Reasons You May Want To Consider Diluting Your Negroni

Aperol Spritzes tend to get the most credit in the lineup of Italian drinks. Glasses filled with orange Aperol pepper piazzas across Italy, while spritzes have become a mainstay at bars throughout the U.S. Spritzes are Italian cocktails that nicely complement Aperol's flavors when combined with ice, water, and prosecco (per Aperol's traditional recipe). Unlike spritzes, which balance the booze with extra ingredients, Negronis consist only of alcohol. But just because Negronis are all-liquor doesn't mean they have to come on strong.

A classic Negroni calls for equal parts gin, vermouth, and Campari, but you can alter your drink's flavors by whipping up a tailor-made cocktail. Many Negroni variations can give the drink an entirely different character. Adding espresso, for example, is a (still) trendy way will transform the drink's flavor. Or, you can opt for a textural and summer-worthy shift by freezing your Negroni. Traditional versions of Italian food and drink may be delicious, but there's no reason innovative iterations can't taste just as grand.

If your Negroni is a little too strong, maybe it's best to get back to the basics. Diluting your Negroni may very well be the key to converting even the most avid spritz fans to Negroni aficionados. Adding water and ice can not only weaken the drink to your preferred alcohol intensity, but serve other purposes as well. Watering down your cocktail will make whipping up — not to mention drinking — your next Negroni all the easier.

Diluting your drink prepares it for the freezer — and back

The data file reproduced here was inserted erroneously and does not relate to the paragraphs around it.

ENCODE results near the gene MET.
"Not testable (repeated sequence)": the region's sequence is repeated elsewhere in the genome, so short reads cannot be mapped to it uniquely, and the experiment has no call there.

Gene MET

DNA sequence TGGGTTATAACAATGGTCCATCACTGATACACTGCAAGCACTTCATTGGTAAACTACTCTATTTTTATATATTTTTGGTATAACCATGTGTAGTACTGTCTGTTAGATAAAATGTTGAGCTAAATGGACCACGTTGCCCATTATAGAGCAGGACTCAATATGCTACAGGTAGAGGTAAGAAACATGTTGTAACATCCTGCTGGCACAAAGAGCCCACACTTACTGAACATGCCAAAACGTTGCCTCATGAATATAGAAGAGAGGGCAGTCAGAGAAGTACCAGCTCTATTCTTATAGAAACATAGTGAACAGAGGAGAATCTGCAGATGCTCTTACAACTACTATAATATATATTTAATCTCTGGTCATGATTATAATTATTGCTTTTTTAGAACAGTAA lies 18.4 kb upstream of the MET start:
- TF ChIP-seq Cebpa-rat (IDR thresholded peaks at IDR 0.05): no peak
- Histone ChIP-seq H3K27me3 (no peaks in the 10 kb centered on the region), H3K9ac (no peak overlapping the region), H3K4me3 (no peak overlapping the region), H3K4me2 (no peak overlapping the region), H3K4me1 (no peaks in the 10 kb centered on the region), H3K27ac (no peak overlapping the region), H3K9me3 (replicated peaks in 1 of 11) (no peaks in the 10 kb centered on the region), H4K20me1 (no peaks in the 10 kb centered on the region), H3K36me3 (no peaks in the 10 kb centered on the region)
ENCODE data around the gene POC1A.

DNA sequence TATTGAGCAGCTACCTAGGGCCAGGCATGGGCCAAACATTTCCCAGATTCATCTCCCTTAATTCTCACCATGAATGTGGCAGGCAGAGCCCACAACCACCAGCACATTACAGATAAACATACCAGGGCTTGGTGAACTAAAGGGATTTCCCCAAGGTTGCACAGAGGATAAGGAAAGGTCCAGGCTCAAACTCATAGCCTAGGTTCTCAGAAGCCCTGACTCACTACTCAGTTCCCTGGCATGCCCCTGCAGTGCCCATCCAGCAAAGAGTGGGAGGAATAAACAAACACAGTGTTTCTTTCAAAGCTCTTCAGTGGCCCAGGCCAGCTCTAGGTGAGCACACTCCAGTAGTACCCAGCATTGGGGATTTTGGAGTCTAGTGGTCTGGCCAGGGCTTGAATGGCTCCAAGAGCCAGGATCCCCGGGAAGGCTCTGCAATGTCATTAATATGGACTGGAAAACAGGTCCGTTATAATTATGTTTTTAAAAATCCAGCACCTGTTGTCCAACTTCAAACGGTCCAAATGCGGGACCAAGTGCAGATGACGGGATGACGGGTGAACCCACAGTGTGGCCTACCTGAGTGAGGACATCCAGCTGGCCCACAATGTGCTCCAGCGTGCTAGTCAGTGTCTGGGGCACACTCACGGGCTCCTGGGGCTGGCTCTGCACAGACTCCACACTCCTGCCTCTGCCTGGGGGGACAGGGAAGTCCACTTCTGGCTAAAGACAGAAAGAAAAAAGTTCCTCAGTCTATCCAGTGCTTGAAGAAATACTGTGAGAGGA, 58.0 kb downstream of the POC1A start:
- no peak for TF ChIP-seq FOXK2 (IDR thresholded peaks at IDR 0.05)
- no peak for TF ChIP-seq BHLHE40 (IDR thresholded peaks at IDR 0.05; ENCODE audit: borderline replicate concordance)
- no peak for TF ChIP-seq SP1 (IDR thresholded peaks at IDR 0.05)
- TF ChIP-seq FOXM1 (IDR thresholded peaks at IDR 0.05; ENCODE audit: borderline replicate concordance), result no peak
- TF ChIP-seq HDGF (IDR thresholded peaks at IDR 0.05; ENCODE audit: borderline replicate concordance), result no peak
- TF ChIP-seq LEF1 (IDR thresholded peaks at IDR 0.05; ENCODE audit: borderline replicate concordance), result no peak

Remember that frozen Negroni variation? Well, whipping up a frozen Negroni has more than one meaning. Although frozen Negronis are suitable in slushy form, they can also be frozen — literally. Distiller recommends batch-making Negronis for your household freezer. These pre-made cocktails are great to have on deck for easy access the next time a craving strikes.

To freeze a batch successfully, however, you'll need to add a step — and water — to a standard Negroni recipe. "Anytime one is pre-batching cocktails, you want to add water dilution to the mix," Kim Haasarud, a mixologist and cocktail book author, told Distiller. "Water is such an integral part of a cocktail recipe, but it's usually not listed as an ingredient because one is stirring or shaking it with ice which adds the dilution there. Most cocktails should be diluted about 25 percent."

Per Haasarud, Negronis are especially prime for batch-freezing. Punch Drink recommends using ¾ ounces of water for each Negroni serving to dilute your cocktail ahead of time in the freezer. Negroni's are best with some dilution, though they don't require as much water as the likes of, say, a martini. This is because spirits like Campari and vermouth have a lower alcohol content than more potent liquors. As such, a little dilution goes a long way.

Diluting your Negroni minimizes the need for small ice cubes

Even if you're not freezing your Negroni, you still may want to consider diluting it. Depending on your ice cube situation, dilution may actually be essential to making, what Anthony Bourdain considered the perfect cocktail.

According to Food & Wine, users of small ice cubes can forgo diluting their Negronis. Small ice cubes melt quickly, adding water without adding a step. However, if your ice cubes are larger and less prone to melting — or, let's be honest, if you prefer your Negronis weak — pay attention to the following suggestion; Food & Wine recommends stirring your drink in a glass mixer to dilute it prior to straining. HuffPost clarifies that Negronis are made entirely of alcohol, so they are stirred, never shaken, with ice. This step allows the Negroni to dilute, rendering small ice cubes unnecessary.

So add water — or ice — to your Negroni whenever you're missing small ice cubes. While diluting isn't always essential, it's often a good idea. With just a little bit of water, you'll preserve the integrity and flavors of the Italian cocktail, whether it's from the freezer or made on the spot.